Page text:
In their article calling for relaxation of the no-citation rule, appellate attorneys David Ettinger and Dean Bochner point to this interesting quote explaining how much effort goes into a published appellate opinion: it “is an exacting and extremely time-consuming task” and “few, if any, appellate courts have the resources to write precedential opinions in every case that comes before them.” (Hart v. Massanari (9th Cir. 2001) 266 F.3d 1155, 1177.)
But doesn’t every case deserve the same quality of consideration?
How would the reasoning be different if Congress were to say, “you know, this bicameralism and presentment business is an exacting and extremely time-consuming task, and really, what legislature has the resources to go through all that for every important policy matter that comes before it?”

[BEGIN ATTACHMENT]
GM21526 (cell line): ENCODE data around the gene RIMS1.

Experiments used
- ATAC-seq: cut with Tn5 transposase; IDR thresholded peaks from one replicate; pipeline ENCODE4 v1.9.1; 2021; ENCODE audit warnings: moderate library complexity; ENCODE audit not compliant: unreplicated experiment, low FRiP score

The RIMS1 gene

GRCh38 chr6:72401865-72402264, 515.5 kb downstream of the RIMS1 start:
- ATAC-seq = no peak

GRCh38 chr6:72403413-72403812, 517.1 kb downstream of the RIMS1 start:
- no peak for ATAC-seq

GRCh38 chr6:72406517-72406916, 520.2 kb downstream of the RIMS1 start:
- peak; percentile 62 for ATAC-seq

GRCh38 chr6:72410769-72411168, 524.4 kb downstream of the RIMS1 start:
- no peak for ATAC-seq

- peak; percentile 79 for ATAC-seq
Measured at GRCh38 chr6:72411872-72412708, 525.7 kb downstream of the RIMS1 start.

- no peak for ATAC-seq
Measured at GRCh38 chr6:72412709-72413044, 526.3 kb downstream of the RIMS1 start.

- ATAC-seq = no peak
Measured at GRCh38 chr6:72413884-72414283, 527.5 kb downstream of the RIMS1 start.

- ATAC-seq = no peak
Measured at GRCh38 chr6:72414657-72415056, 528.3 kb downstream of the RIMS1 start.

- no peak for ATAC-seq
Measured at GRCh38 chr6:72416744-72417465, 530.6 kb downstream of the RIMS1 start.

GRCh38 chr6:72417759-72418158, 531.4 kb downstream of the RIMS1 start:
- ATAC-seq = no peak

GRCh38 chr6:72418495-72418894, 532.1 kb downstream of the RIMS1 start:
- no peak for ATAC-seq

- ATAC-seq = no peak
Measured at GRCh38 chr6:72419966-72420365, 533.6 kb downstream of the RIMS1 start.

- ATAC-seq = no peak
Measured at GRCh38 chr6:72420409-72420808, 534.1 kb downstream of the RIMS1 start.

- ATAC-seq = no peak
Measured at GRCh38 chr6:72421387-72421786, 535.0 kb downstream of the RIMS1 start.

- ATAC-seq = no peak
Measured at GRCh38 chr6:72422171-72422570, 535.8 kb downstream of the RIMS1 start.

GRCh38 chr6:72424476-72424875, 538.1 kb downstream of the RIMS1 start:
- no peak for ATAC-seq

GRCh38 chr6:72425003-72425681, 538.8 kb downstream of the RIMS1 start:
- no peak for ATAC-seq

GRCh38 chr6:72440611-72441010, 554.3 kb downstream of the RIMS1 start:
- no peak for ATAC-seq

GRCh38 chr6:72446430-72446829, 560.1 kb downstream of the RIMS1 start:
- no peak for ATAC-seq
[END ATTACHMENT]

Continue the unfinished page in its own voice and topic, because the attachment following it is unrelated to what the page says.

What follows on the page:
(Of course, a federal court would respond: “No one is saying you cannot cite to unpublished cases. We just don’t like it very much, is all.” But California Rules of Court rule 8.1115 absolutely prohibits any citation to unpublished opinions.)
Watch the clip here.
This is a clip from episode 22 of the California Appellate Law Podcast. Listen to the full episode here.
Tim Kowal helps trial attorneys and clients win their cases and avoid error on appeal. He co-hosts the Cal. Appellate Law Podcast at www.CALPodcast.com, and publishes a newsletter of appellate tips for trial attorneys at www.tvalaw.com/articles. His appellate practice covers all of California's appellate districts and throughout the Ninth Circuit, with appellate attorneys in offices in Orange County and Monterey County. Contact Tim at email@example.com or (714) 641-1232.